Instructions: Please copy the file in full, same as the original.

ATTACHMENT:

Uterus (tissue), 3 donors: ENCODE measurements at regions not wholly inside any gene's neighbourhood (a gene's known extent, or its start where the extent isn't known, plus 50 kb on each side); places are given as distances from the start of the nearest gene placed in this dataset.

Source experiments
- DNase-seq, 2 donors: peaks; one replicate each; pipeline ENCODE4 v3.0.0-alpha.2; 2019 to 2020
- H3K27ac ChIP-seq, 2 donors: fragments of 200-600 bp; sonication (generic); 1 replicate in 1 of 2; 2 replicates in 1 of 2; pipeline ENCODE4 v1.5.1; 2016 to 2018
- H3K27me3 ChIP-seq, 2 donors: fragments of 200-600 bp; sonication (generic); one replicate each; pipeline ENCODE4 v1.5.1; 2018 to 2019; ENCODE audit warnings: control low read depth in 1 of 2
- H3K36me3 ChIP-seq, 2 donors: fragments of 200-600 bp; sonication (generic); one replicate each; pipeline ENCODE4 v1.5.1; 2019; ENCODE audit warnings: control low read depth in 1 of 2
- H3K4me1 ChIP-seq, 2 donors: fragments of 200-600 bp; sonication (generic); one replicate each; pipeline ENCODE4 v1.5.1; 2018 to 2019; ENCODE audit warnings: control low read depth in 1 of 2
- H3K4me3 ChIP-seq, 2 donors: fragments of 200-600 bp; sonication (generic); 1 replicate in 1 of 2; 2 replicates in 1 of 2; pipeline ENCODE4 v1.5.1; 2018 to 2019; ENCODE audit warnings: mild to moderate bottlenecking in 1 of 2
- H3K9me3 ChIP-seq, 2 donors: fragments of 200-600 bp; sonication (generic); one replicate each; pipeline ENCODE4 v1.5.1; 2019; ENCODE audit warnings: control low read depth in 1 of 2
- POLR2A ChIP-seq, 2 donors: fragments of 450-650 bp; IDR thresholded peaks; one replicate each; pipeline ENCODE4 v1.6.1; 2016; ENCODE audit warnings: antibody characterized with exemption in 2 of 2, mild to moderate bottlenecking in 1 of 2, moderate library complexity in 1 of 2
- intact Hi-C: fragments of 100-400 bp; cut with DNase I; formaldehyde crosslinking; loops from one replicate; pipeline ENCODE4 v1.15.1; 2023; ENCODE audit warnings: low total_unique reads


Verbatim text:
Uterus (tissue), 3 donors: ENCODE measurements at regions not wholly inside any gene's neighbourhood (a gene's known extent, or its start where the extent isn't known, plus 50 kb on each side); places are given as distances from the start of the nearest gene placed in this dataset.

Source experiments
- DNase-seq, 2 donors: peaks; one replicate each; pipeline ENCODE4 v3.0.0-alpha.2; 2019 to 2020
- H3K27ac ChIP-seq, 2 donors: fragments of 200-600 bp; sonication (generic); 1 replicate in 1 of 2; 2 replicates in 1 of 2; pipeline ENCODE4 v1.5.1; 2016 to 2018
- H3K27me3 ChIP-seq, 2 donors: fragments of 200-600 bp; sonication (generic); one replicate each; pipeline ENCODE4 v1.5.1; 2018 to 2019; ENCODE audit warnings: control low read depth in 1 of 2
- H3K36me3 ChIP-seq, 2 donors: fragments of 200-600 bp; sonication (generic); one replicate each; pipeline ENCODE4 v1.5.1; 2019; ENCODE audit warnings: control low read depth in 1 of 2
- H3K4me1 ChIP-seq, 2 donors: fragments of 200-600 bp; sonication (generic); one replicate each; pipeline ENCODE4 v1.5.1; 2018 to 2019; ENCODE audit warnings: control low read depth in 1 of 2
- H3K4me3 ChIP-seq, 2 donors: fragments of 200-600 bp; sonication (generic); 1 replicate in 1 of 2; 2 replicates in 1 of 2; pipeline ENCODE4 v1.5.1; 2018 to 2019; ENCODE audit warnings: mild to moderate bottlenecking in 1 of 2
- H3K9me3 ChIP-seq, 2 donors: fragments of 200-600 bp; sonication (generic); one replicate each; pipeline ENCODE4 v1.5.1; 2019; ENCODE audit warnings: control low read depth in 1 of 2
- POLR2A ChIP-seq, 2 donors: fragments of 450-650 bp; IDR thresholded peaks; one replicate each; pipeline ENCODE4 v1.6.1; 2016; ENCODE audit warnings: antibody characterized with exemption in 2 of 2, mild to moderate bottlenecking in 1 of 2, moderate library complexity in 1 of 2
- intact Hi-C: fragments of 100-400 bp; cut with DNase I; formaldehyde crosslinking; loops from one replicate; pipeline ENCODE4 v1.15.1; 2023; ENCODE audit warnings: low total_unique reads